Ziaur Rahman whose five-wicket haul helped Bangladesh crush Zimbabwe by 121 runs - their biggest margin of victory against the opponents - said that his initial target was to bowl two dot balls per over against the Zimbabwe batsmen.

Picked as a third seamer behind Robiul Islam and Shafiul Islam, Ziaur would have been pleased with completing a full quote of ten overs. Instead, he was the leading wicket-taker in the game, extending his streak from the four-wicket haul in the last innings of the second Test in Harare.

"I wanted to bowl at least two dot balls per over," Ziaur said. "The batsmen would be under pressure if they were kept quiet, and that is exactly what happened."

"I bowled wicket-to-wicket. The captain told me to bowl as straight as possible, and wait for them to make mistakes. All I wanted to do was cut down the runs, even if I didn't get a wicket."

He is the fourth Bangladeshi pace bowler to pick up a five-wicket haul. Mashrafe Mortaza and Farhad Reza are regular bowlers but there was also a five-for from Aftab Ahmed against New Zealand in 2004.

Though not of the same quality, Ziaur hasn't been picked predominantly as a bowler in international cricket. A knee condition stopped him from being an out-and-out pace bowler three years ago and he has since worked on his batting and focused on becoming an allrounder.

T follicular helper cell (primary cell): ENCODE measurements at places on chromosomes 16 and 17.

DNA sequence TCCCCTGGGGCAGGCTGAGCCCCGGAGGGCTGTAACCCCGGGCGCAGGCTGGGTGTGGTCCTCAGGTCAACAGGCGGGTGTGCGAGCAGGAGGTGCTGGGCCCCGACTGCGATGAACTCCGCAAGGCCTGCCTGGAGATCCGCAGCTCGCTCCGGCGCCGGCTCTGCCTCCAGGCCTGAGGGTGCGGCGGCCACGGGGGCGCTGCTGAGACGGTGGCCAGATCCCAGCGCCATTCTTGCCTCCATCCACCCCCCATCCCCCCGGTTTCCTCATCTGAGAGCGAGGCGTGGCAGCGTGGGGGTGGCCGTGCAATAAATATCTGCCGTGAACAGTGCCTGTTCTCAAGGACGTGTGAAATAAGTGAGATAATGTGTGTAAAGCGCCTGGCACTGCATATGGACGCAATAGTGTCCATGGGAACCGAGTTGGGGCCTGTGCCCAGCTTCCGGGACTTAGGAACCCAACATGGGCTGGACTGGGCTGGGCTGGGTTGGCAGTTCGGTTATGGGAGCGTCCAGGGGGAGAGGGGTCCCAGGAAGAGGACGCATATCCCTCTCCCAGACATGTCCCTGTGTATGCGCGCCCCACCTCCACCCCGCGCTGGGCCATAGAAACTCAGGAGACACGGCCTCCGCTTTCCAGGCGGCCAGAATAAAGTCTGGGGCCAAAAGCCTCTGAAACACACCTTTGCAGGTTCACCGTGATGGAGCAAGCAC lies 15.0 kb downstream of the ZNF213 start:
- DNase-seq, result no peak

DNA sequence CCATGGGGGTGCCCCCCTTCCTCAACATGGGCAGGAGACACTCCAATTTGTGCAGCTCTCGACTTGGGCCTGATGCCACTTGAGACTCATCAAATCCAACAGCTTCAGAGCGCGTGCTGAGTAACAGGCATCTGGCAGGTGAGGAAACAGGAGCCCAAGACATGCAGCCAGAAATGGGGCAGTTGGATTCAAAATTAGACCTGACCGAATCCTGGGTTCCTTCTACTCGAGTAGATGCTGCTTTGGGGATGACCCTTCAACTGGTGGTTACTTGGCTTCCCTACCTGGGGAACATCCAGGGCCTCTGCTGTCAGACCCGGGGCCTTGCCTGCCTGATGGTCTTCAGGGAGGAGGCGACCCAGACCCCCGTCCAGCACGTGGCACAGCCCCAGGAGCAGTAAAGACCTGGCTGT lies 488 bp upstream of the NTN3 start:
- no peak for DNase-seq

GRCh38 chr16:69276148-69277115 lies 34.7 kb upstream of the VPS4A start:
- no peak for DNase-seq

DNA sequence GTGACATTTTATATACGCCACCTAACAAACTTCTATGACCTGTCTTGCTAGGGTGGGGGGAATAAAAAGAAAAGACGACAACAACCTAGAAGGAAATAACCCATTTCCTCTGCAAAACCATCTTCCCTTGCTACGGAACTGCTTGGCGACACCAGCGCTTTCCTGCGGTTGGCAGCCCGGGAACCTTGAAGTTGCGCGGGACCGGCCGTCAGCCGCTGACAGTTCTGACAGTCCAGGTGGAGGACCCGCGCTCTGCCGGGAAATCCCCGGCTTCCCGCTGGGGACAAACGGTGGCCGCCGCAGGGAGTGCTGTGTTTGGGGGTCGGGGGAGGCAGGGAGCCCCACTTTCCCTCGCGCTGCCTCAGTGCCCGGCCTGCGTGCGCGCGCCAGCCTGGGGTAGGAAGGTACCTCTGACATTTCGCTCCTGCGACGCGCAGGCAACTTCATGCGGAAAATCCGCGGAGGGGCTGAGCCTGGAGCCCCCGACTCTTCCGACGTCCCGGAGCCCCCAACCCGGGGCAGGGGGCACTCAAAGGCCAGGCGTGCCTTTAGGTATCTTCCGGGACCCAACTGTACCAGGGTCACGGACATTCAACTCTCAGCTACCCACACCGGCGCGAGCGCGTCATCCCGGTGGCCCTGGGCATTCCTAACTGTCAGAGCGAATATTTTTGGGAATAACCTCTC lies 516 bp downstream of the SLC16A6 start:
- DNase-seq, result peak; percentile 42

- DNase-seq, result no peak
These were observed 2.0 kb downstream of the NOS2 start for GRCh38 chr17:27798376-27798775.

"But I didn't leave bowling altogether. I couldn't bowl fast due to my knee injury. I worked on my batting at the time, so now I can do both properly," he said. "I have been bowling well off late, so I had the confidence in myself. I think the lines were good, and the wicket helped too. But I never thought I would take four or five wickets in an innings," he said.

There was disbelief in the Zimbabwe camp too, though about a different issue. Their captain, Brendan Taylor, was at a loss of words while describing how his side were bowled out in the 33rd over.

"I don't know what to say really. The Bangladesh bowlers bowled well, they bowled stump-to-stump. That is what we expected, but they did not bowl anything that would get the majority of our batsmen out, the batsmen somehow found ways to get out.

"We have been saying the same thing for the last two months now. After the tour of West Indies, we said that the batsmen must play straight, but they got out today playing across the line. There were too many batsmen bowled on a good pitch."

He was also slightly critical of the bowlers, though he said that 260 was the sort of score which could have been chased successfully on this wicket. "I had said that 280 is a chaseable score on this ground, but I still think we gave away too many today. Having said that, we will take 260 against Bangladesh on this pitch; it's the batting that let us down," he said.

Mohammad Isam is ESPNcricinfo's Bangladesh correspondent. He tweets here